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Developed by Frima Studio and published by Kalypso Media, Disciples: Liberation is the latest entry in the Disciples series that up until this point existed to answer a simple question - what would happen if you took the over-the-top gothic grandeur of Warhammer, turned it up to eleven and mashed it together with Heroes of Might and Magic?
Liberation then is different in that it's more reminiscent of the King's Bounty series where you control a single hero that goes around the map collecting quests, items and resources, and fighting an ungodly amount of turn-based battles.
And with the recent King's Bounty II going in a more cinematic direction, you might be wondering if perhaps Liberation could become the proper successor to King's Bounty: The Legend and its sequels. If that's the case, or if you're just curious about Liberation, you can find our thoughts on this particular title below.
Remember Bethrezen? He's Back. In Pog Form!
What with the genre shift and the game sporting a subtitle instead of a number, you may be forgiven if you confuse Liberation for a soft reboot of some description. But this is not the case here. The game is a direct continuation of Disciples III, with plenty of connections to the earlier entries in the series.
And while this is certainly a bold move in this age of endless remakes, it's not necessarily a good thing. Soon after launching the game, you'll realize that its tone and style are nothing like the earlier Disciples games where even elves looked like they started their day by bench-pressing tree trunks.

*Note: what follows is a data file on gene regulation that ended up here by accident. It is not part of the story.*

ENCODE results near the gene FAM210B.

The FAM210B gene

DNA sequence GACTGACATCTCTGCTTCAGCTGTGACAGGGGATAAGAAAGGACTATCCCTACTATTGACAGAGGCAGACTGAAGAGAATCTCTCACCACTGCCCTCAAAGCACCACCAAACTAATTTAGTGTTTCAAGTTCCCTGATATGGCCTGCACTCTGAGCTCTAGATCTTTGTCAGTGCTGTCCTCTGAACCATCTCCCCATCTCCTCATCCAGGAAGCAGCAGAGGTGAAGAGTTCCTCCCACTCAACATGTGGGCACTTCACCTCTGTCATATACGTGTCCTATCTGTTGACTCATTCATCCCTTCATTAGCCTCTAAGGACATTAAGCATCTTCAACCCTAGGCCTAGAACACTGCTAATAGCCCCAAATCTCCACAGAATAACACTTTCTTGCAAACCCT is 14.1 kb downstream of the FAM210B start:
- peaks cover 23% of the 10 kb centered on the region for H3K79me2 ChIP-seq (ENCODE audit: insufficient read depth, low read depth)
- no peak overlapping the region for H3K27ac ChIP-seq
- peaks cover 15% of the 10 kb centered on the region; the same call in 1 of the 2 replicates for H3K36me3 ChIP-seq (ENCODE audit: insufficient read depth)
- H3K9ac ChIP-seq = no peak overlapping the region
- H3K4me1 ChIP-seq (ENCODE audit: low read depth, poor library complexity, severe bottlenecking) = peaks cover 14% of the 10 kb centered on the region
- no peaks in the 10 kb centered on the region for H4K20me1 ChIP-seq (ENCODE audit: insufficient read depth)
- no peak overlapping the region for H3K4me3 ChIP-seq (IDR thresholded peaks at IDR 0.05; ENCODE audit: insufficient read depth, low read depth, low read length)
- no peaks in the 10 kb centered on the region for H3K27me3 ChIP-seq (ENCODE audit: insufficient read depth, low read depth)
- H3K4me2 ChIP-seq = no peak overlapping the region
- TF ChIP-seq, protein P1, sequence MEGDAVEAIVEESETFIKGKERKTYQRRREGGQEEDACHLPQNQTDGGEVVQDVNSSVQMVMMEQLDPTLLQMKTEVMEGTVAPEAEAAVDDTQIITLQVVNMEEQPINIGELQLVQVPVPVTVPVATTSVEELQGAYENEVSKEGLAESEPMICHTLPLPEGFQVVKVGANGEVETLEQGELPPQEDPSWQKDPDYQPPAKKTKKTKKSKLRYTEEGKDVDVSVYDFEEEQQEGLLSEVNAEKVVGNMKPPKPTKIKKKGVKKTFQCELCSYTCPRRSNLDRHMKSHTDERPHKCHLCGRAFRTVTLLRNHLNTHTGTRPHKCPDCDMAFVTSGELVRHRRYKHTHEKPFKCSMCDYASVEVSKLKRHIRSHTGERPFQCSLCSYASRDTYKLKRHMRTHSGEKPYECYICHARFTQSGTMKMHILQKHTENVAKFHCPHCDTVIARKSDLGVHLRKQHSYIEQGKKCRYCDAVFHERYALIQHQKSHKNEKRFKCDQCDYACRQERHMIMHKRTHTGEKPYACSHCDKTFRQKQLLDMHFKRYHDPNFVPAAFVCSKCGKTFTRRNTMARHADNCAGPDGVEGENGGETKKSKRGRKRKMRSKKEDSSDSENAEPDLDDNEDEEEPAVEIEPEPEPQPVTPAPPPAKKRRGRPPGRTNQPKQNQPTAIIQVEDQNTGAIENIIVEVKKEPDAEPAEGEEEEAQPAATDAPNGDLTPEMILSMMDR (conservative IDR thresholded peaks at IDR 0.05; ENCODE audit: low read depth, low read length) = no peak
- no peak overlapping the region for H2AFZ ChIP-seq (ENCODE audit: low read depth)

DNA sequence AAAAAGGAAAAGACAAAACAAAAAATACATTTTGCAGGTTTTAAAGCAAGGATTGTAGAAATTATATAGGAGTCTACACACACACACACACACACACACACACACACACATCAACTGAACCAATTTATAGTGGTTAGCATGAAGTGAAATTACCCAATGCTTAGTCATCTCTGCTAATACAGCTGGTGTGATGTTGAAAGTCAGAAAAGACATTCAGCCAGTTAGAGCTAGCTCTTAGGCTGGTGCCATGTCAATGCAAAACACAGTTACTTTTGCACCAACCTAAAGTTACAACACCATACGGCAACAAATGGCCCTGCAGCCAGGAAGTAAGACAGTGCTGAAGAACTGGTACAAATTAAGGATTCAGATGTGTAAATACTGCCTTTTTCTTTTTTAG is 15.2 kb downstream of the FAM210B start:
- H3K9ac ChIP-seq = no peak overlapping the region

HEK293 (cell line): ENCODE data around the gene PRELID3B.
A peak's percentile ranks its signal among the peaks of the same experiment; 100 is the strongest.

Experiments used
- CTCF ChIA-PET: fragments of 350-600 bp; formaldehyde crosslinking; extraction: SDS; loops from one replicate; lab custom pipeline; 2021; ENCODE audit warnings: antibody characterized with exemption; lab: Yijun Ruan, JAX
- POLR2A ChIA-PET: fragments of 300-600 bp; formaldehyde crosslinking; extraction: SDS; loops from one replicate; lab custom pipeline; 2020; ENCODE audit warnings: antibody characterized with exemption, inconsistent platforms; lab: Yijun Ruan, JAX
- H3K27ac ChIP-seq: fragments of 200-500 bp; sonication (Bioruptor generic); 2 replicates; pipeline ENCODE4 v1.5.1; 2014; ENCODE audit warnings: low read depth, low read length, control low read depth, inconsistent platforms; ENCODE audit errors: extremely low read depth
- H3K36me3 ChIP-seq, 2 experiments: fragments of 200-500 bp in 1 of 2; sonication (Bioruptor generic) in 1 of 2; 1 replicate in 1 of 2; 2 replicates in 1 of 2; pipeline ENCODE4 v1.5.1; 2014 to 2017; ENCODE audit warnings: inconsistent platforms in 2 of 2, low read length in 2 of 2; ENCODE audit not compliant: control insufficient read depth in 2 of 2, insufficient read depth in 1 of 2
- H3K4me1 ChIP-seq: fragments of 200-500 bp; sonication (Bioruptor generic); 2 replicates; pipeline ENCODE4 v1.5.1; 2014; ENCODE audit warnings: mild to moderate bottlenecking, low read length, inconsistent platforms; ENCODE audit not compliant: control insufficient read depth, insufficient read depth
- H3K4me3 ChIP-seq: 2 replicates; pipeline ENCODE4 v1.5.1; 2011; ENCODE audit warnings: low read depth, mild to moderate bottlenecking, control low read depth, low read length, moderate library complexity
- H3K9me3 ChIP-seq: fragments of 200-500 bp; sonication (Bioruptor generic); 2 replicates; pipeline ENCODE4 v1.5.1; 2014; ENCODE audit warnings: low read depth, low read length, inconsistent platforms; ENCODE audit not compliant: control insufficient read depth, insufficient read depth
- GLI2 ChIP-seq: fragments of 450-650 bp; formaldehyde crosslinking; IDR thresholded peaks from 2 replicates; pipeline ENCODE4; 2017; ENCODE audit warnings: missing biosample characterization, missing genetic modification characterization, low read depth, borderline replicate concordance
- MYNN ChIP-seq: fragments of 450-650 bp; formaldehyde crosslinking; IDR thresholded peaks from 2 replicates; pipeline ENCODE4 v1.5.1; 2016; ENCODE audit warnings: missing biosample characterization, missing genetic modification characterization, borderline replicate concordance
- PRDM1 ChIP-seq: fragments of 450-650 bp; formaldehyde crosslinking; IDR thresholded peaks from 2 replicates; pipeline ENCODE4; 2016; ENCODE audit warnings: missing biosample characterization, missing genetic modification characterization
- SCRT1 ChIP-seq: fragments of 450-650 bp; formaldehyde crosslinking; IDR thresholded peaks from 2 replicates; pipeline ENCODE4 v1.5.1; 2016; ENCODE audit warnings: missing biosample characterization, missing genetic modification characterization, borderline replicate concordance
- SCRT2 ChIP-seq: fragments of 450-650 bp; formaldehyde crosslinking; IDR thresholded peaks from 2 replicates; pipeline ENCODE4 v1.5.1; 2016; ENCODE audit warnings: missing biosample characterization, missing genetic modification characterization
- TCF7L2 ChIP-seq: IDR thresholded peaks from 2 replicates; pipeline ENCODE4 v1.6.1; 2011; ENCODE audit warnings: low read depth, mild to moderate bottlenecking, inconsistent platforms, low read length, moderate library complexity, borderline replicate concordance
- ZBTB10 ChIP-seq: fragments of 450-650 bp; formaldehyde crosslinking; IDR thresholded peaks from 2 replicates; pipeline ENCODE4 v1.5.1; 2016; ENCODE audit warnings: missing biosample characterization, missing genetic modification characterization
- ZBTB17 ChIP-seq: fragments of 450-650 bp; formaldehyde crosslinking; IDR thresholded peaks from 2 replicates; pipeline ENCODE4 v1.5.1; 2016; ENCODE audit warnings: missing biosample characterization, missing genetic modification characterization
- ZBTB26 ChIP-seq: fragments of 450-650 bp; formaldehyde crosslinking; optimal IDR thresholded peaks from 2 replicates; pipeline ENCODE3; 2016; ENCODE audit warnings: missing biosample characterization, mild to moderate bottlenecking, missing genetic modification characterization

Instead of this epic tale that kind of looks like a Rembrandt painting, you have what's essentially a young adult story about two mercenary assassins whose primary concerns seem to be getting their hands on some booze and coming up with the perfect zany one-liner.
After a bit of just that, we get introduced to the bigger picture where the game's four races (Demons, Undead, Humans, and Elves) are sick of getting involved in their respective deities' squabbles, and so they now want to go all Nietzsche and kill their gods or otherwise break free from their control. And our protagonist Avyanna, being the product of a union between an angel and a demon that happened back in Disciples III, is uniquely positioned to facilitate this global liberation.
Which isn't that bad of a story, considering the series' lore. It's just that the game's irreverent tone and its never-ending barrage of quips all but ensure that none of that stuff lands, and any semblance of tension gets immediately diffused by some timely exchange about the virtues of demonic ale.
And while I was far from a fan of Liberation's story, things weren't all bad in that area. I was actually surprised by how many choices you get to make, and the way they send ripples through the game.
Liberation is essentially separated into three acts, and each of those has 4-5 expansive areas associated with it. You get to choose the order in which to tackle these areas, and as a result, the developments in the earlier areas will change some interactions in the later ones. Furthermore, a good few of your decisions in the earlier acts will determine the encounters you get later on. And that's not even mentioning how the areas themselves saddle you with plenty of choices and more than a fair share of opportunities to double-cross your employers or play both sides.
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